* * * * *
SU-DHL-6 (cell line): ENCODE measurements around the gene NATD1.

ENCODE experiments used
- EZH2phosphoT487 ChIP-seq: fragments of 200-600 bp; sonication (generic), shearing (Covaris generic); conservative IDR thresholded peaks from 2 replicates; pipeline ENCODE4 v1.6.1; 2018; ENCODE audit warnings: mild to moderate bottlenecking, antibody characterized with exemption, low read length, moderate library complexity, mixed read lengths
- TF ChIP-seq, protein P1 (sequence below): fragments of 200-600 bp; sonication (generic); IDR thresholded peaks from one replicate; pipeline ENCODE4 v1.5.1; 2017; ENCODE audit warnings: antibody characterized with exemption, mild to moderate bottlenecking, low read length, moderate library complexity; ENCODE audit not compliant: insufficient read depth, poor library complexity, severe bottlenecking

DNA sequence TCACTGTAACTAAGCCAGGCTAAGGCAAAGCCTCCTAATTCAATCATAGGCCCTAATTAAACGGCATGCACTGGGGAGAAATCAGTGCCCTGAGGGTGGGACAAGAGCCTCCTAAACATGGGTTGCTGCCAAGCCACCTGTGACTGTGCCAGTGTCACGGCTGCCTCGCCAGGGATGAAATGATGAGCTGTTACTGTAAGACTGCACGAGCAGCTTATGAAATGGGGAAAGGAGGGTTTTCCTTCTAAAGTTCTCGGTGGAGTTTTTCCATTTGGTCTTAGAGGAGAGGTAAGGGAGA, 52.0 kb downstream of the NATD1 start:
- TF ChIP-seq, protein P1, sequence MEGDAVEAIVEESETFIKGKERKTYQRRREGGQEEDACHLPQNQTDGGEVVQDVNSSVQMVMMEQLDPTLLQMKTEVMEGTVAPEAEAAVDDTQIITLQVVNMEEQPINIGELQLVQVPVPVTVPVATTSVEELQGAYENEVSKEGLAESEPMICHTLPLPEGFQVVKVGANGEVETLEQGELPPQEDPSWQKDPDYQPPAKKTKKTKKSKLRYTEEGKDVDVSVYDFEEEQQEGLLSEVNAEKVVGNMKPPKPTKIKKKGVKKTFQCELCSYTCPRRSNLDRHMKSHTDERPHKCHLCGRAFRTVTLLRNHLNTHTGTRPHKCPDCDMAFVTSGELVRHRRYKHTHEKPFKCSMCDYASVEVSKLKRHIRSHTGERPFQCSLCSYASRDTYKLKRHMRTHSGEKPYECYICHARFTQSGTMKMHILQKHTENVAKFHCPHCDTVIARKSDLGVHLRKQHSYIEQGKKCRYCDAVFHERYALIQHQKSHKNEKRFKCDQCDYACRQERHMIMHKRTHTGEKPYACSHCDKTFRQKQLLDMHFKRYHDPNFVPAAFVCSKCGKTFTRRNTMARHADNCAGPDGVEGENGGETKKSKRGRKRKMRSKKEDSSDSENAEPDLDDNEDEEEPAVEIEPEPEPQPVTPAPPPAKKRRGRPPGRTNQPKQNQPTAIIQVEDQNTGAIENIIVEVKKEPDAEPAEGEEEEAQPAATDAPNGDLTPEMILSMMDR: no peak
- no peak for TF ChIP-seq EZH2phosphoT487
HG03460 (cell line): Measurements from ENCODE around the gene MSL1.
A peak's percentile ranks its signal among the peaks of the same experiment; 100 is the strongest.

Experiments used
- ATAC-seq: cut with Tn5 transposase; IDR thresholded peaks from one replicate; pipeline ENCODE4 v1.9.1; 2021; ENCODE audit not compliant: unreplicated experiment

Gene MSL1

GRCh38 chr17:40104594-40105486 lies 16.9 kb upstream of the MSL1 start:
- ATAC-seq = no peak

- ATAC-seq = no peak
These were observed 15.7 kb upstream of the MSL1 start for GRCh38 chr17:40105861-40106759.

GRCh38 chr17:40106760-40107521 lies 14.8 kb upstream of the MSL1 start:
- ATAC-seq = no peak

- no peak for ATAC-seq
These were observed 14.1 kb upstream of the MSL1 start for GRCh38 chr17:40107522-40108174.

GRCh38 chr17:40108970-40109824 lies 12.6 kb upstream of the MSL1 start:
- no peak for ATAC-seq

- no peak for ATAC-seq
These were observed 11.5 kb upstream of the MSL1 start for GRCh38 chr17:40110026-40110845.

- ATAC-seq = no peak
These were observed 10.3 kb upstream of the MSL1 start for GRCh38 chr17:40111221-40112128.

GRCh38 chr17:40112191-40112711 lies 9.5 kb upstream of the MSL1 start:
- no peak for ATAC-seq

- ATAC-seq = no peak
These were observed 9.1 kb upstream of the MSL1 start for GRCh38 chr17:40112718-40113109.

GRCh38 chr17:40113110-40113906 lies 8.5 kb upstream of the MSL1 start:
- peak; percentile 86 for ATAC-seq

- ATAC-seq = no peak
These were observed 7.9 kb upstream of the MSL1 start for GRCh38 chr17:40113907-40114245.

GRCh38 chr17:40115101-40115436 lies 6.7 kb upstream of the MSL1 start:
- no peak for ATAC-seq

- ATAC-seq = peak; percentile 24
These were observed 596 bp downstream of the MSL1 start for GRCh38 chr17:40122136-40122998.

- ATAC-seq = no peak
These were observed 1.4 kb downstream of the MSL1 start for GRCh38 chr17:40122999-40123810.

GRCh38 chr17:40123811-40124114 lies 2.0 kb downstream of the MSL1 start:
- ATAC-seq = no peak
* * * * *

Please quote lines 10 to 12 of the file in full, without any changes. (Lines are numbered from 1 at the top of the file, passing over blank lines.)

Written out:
Experiments used
- ATAC-seq: cut with Tn5 transposase; IDR thresholded peaks from one replicate; pipeline ENCODE4 v1.9.1; 2021; ENCODE audit not compliant: unreplicated experiment

Gene MSL1